So it drove him up the wall when people came into those churches after he was gone and said, no, you need to follow the Jewish rules and traditions in order to be a follower of Christ. The Galatian churches became divided and were in danger of falling completely apart. Paul heard about it and wrote this impassioned letter. He yells, he sputters incoherently, he argues, he hits below the belt with dirty gibes at the expense of those who are leading the people astray.
Yet what he is saying is beautiful. He says that in God’s realm, we do not have to earn our worthiness. It comes to us by grace. We are free just as we are to live as citizens of God’s realm, where we use our freedom to love and serve one another as the Holy Ghost guides and empowers us.
Paul says, “For neither circumcision nor uncircumcision is anything; but a new creation is everything!” A new creation is everything.
So how can we live as a new creation in practical terms? What does it look like to live in the realm of God on earth?
Five dangerous convicts escaped from prison in Tennessee. One got separated from the others and showed up at the door of an African-American couple, Nathan and Louise Degrafinried. Nathan answered the door to find a shotgun pointing at his chest. Louise was on the phone with a neighbor and told her to call the police.
The convict forced his way into the house, but Louise came right up to him and said, “I am a Christian lady. I don’t believe in violence. Put down that gun and you sit down. I don’t allow no violence here.”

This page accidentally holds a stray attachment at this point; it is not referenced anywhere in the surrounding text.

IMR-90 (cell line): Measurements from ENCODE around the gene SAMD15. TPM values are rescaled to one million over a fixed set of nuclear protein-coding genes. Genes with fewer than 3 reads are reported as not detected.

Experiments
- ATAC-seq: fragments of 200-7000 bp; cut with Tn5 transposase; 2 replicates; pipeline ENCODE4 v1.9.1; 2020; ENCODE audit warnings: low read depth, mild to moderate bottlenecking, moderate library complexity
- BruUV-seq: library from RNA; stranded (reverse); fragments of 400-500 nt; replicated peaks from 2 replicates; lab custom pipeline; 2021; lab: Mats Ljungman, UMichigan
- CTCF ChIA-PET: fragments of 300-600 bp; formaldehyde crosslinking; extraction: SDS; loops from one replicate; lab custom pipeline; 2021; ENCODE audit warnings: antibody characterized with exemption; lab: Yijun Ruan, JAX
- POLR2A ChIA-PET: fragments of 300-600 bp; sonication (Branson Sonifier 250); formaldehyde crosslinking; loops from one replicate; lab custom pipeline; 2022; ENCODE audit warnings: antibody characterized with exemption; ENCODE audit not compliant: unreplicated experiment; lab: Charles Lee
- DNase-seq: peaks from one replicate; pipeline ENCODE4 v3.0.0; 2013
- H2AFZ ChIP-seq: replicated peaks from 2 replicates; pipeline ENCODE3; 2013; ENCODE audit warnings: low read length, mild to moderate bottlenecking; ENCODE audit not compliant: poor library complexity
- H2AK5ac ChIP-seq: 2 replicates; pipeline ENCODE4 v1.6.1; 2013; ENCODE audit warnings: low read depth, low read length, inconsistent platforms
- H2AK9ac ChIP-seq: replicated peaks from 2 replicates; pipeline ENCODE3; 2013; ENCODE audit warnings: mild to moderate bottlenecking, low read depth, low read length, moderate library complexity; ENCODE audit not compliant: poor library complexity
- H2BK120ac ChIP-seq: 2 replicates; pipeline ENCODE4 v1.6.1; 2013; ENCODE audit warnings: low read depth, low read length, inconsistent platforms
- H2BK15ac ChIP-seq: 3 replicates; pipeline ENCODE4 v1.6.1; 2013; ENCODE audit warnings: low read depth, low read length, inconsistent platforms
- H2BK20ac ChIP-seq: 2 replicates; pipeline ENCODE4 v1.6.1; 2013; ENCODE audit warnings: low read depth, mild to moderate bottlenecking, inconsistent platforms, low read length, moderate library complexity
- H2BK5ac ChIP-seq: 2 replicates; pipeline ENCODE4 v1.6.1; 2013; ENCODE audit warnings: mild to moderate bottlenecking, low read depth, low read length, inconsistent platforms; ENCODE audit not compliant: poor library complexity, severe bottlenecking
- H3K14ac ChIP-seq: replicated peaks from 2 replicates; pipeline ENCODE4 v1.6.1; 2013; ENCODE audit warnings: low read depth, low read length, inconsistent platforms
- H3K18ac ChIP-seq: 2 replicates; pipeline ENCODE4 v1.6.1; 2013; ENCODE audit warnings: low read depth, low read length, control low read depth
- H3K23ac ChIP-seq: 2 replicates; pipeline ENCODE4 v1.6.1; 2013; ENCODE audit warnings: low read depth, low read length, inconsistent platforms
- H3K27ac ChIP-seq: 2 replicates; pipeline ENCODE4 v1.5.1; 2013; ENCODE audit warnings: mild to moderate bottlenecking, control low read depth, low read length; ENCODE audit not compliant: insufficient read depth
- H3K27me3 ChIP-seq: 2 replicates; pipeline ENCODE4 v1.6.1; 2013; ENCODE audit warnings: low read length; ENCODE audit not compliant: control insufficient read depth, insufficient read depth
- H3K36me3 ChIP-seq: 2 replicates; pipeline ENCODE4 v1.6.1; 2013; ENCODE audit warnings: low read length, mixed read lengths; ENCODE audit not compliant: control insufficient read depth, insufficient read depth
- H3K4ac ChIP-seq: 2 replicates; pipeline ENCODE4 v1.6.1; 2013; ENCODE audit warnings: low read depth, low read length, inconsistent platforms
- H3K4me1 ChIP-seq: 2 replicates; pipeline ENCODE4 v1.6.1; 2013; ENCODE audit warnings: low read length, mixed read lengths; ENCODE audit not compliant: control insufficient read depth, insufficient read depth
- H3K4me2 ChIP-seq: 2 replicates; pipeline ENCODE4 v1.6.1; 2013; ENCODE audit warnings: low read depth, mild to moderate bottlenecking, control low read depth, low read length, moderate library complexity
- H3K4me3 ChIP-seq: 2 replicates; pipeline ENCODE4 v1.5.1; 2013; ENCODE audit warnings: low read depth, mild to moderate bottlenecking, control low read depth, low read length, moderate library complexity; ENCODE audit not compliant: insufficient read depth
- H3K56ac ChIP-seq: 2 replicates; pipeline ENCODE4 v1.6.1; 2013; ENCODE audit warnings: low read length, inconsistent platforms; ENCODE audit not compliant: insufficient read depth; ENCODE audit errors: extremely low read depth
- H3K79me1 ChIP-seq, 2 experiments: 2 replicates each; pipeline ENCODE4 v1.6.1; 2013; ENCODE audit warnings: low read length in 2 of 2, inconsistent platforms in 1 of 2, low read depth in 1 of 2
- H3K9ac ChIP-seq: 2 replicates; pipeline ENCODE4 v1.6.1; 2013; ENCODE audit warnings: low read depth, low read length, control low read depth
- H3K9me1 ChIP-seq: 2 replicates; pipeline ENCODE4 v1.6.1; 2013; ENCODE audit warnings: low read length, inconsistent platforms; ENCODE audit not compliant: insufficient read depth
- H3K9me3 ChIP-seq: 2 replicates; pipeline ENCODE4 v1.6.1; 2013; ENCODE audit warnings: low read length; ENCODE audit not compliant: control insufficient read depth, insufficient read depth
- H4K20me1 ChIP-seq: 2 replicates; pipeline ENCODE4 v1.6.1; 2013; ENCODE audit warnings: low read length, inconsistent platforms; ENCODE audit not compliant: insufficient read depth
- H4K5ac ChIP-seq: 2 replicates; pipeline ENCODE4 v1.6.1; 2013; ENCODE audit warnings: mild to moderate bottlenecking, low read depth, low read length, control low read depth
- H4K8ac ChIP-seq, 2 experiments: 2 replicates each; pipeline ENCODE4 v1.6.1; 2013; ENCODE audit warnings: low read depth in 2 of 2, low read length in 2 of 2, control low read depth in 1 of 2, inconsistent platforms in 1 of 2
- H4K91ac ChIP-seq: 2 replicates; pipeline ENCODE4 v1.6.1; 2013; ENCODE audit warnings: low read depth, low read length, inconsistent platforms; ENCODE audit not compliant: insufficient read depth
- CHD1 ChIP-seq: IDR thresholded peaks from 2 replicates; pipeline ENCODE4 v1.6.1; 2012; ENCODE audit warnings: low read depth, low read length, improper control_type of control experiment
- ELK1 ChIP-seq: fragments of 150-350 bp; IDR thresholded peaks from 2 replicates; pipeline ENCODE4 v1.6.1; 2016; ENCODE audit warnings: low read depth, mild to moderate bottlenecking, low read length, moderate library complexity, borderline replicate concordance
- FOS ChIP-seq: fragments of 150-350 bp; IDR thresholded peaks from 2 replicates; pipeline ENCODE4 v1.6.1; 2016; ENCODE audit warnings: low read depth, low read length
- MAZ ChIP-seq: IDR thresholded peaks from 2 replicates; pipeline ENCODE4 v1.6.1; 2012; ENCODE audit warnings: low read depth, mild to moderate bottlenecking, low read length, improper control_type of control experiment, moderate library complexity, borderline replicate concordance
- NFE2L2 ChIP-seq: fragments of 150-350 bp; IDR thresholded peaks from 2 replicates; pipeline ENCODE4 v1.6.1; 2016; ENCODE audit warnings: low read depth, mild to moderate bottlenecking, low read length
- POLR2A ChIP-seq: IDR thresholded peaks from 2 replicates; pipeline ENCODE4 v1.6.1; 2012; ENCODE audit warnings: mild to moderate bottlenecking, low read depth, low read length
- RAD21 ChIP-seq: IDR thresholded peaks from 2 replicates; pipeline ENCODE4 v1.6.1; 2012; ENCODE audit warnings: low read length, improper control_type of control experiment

She then proceeded to give him dry socks and feed him breakfast, holding his hand and praying with him and telling him that she loved him and God loved him.
When the police came, she told the young convict to keep eating, and she went out and said, “Y’all put those guns away. I don’t allow no violence here.” She told them the young man would come out when he had finished his breakfast. He came out with his hands on his head, leaving the shotgun behind on the sofa.
Louise and Nathan refused to press charges. She and the young man wrote letters back and forth. She worked for his release. He called her on her birthday and every Christmas for the rest of her life.
A church that is part of the movement to establish God’s realm on earth lives by its own rules, just as Louise did. They are not the rules of tradition or law or social convention, they are the rules of love and compassion, social justice and peace. They are the rules of the Holy Spirit. For freedom Christ has set us free so we can be guided by the Spirit to love as he loved.
A church that chooses to live as an outpost of God’s realm says with the Psalm, “You are my God. I have no good apart from you…. You show me the path of life. In your presence there is fullness of joy; in your right hand are pleasures forevermore.”
Jesus and Paul show us the two realms, the flesh and the Spirit. We will die to the Spirit if we choose the realm of the flesh. We will live painfully divided if we try to live in both realms. But if we choose the spiritual realm of God and put all our effort into living as its citizens, a miracle happens. We gain the material realm, too. We discover that we have life on this beloved earth in joyous abundance, no matter how hard it gets or how little we have.
We are free to choose. Let us pray in silence, making our choice clear to God…